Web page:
French outsourcer Atos has been charging NHS England between £6,000 and £8,000 for packing up popular free and open-source software requested by workers in the non-departmental government body.
According to documents seen by The Register, data workers in NHS England have to request FOSS packages via their line management. These are fulfilled by outsourcer Atos, as part of its £136m agreement with the Department of Health and Social Care signed in June 2019.
Analysts within NHS England who work on strategic planning of one of the world's largest public health systems, as well as assisting with the COVID-19 response, have requested common, freely available open-source packages such as R, the statistical language, and Python, the general-purpose language.
Management teams said these would cost between £6,000 and £8,000 for Atos to "package" for the public-sector organisation. The exact figures have not been disclosed to protect the source of the information.
One worker at NHS England told The Register that there were also fees for updating FOSS software on NHS systems, which meant management turned down requests, creating security risks.
Dr Marcus Baw, chairman of the Royal College of GPs' Health Informatics Group, told The Register that the outsourcer's fees for free, open-source software were a prime example of why the health service gets such bad value for tech. There were not enough skills within the organisation to install the software, he said.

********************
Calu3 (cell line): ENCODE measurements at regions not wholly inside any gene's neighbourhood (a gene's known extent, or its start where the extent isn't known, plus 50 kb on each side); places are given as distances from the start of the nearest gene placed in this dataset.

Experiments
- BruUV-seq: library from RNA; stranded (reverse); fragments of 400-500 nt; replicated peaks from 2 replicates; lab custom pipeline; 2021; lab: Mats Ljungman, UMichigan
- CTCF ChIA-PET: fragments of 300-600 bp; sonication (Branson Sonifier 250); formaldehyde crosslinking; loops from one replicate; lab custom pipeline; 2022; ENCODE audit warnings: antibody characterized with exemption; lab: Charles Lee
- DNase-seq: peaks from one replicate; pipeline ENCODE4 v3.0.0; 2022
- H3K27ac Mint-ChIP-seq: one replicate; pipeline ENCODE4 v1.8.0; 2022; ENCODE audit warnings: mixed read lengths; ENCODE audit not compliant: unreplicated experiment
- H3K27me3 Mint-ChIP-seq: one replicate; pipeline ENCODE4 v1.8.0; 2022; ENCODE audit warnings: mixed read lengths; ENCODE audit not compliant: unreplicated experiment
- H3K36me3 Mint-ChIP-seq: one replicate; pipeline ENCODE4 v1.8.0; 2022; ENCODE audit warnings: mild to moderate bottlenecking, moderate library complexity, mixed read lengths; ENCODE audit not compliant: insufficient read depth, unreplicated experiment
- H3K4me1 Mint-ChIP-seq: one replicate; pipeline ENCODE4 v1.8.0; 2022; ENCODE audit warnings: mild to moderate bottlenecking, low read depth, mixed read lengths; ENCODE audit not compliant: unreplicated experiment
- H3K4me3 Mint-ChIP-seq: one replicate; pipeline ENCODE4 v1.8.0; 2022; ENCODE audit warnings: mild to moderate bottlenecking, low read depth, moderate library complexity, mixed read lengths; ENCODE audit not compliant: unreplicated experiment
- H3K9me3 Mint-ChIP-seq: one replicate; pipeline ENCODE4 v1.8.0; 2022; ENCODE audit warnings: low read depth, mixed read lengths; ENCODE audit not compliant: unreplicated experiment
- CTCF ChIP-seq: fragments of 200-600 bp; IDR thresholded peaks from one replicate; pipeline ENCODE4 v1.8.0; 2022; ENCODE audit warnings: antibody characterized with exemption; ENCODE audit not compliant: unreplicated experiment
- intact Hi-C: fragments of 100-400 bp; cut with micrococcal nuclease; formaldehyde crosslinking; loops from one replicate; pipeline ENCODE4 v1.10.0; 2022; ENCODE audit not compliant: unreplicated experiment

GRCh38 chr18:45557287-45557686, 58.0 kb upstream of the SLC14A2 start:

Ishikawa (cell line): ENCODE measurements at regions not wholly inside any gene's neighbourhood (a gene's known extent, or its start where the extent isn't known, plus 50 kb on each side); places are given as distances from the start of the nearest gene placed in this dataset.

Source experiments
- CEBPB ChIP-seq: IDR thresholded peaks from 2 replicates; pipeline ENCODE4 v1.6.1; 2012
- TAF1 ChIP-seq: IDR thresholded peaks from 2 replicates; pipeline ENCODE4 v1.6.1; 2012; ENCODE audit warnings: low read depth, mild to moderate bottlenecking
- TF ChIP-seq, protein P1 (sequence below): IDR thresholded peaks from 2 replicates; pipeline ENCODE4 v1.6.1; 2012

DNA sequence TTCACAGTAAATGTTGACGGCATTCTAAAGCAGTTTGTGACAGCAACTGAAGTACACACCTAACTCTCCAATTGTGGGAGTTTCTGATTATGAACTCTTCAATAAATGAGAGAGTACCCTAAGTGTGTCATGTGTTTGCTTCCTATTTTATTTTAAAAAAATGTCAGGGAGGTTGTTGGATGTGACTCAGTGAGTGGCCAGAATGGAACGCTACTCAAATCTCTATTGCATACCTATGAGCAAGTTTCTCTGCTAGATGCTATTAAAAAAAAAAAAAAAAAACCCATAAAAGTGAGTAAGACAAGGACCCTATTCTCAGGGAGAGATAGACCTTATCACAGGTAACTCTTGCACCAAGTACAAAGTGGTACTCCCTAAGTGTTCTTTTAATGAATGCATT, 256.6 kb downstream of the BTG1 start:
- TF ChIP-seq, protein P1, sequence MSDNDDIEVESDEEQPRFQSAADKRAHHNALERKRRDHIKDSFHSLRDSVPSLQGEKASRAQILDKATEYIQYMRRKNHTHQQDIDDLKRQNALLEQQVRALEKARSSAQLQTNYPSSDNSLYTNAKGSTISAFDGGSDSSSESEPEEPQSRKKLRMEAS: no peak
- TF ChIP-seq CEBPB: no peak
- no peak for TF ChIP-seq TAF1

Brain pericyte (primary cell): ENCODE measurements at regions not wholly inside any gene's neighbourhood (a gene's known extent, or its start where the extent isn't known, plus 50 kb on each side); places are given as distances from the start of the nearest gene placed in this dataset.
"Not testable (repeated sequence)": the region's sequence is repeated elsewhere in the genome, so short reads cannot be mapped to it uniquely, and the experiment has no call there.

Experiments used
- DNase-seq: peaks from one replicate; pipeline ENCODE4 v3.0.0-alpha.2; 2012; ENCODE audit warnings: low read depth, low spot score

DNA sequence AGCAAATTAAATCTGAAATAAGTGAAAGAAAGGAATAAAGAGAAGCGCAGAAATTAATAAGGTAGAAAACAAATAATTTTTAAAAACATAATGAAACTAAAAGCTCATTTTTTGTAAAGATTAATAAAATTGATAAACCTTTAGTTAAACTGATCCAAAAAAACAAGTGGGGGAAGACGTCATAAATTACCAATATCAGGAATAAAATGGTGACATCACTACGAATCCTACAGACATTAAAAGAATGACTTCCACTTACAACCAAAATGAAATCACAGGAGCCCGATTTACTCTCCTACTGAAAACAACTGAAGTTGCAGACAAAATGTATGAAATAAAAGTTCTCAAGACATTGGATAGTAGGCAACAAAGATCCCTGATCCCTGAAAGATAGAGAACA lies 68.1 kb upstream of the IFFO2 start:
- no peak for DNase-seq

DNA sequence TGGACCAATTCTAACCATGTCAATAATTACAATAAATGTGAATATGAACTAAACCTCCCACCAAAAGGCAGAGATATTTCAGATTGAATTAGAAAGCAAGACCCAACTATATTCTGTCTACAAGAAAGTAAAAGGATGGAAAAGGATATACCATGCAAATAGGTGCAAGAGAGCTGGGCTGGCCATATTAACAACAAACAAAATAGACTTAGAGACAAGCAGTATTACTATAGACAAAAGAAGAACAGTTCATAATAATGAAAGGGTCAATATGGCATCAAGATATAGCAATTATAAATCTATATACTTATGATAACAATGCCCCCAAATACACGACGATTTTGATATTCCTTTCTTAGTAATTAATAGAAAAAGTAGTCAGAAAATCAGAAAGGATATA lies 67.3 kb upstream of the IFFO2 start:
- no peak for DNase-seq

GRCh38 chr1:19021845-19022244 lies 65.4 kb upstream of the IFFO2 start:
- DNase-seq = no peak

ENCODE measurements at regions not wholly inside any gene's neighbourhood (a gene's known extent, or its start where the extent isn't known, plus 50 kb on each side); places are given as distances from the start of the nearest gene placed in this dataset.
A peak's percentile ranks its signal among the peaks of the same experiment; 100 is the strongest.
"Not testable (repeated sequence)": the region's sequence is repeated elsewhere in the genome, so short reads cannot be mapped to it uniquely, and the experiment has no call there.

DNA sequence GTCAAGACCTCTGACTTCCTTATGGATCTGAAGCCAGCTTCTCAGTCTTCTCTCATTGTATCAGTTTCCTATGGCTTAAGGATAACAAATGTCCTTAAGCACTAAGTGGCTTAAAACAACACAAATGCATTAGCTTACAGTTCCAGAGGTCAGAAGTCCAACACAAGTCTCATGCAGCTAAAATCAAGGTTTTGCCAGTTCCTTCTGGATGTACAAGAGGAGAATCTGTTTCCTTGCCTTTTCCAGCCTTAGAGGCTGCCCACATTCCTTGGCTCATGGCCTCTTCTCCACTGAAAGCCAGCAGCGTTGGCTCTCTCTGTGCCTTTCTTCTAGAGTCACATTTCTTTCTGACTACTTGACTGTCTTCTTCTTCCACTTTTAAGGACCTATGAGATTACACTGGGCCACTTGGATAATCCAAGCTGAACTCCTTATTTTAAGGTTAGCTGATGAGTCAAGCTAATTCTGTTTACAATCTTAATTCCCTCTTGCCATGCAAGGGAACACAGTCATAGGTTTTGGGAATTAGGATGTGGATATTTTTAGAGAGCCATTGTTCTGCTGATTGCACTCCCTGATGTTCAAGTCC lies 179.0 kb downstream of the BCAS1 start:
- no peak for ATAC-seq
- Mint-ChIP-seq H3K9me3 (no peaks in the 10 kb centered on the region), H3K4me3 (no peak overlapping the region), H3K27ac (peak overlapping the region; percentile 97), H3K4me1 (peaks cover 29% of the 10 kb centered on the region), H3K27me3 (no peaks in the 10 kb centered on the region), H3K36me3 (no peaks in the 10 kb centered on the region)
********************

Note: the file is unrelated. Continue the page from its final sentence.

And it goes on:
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"If you're an IT manager who hasn't touched anything other than packages of Microsoft stuff in years, then one of the simplest ways to de-risk the process is to outsource it.
"It's a symptom of a wider cultural issue within all NHS tech organisations."
Baw said that NHSX, set up by former Health Secretary Matt Hancock to develop best practice in technology and data usage ("Allow Matt Hancock to access this device's location", anyone?), was a case in point.
"They've hired directors of everything, and yet they still haven't actually turned out any particularly useful products. The NHS COVID app, something they brandish as a success of NHSX... well, that was delivered by NHS Digital."
An Atos spokesperson told The Register: "In line with government and NHS policies, all software must be safely and securely deployed within guidelines provided to us. For a small number of users, the client does at times administer software deployment itself but we may be asked to package and deploy the software for a more significant proportion of the workforce.
"This involves a number of steps including requirements capture, testing, UAT and verification. Such activities and costs associated are always carefully considered and are proportionate and are not on a per user basis."
NHS England was contacted for comment last week but has yet to reply. ®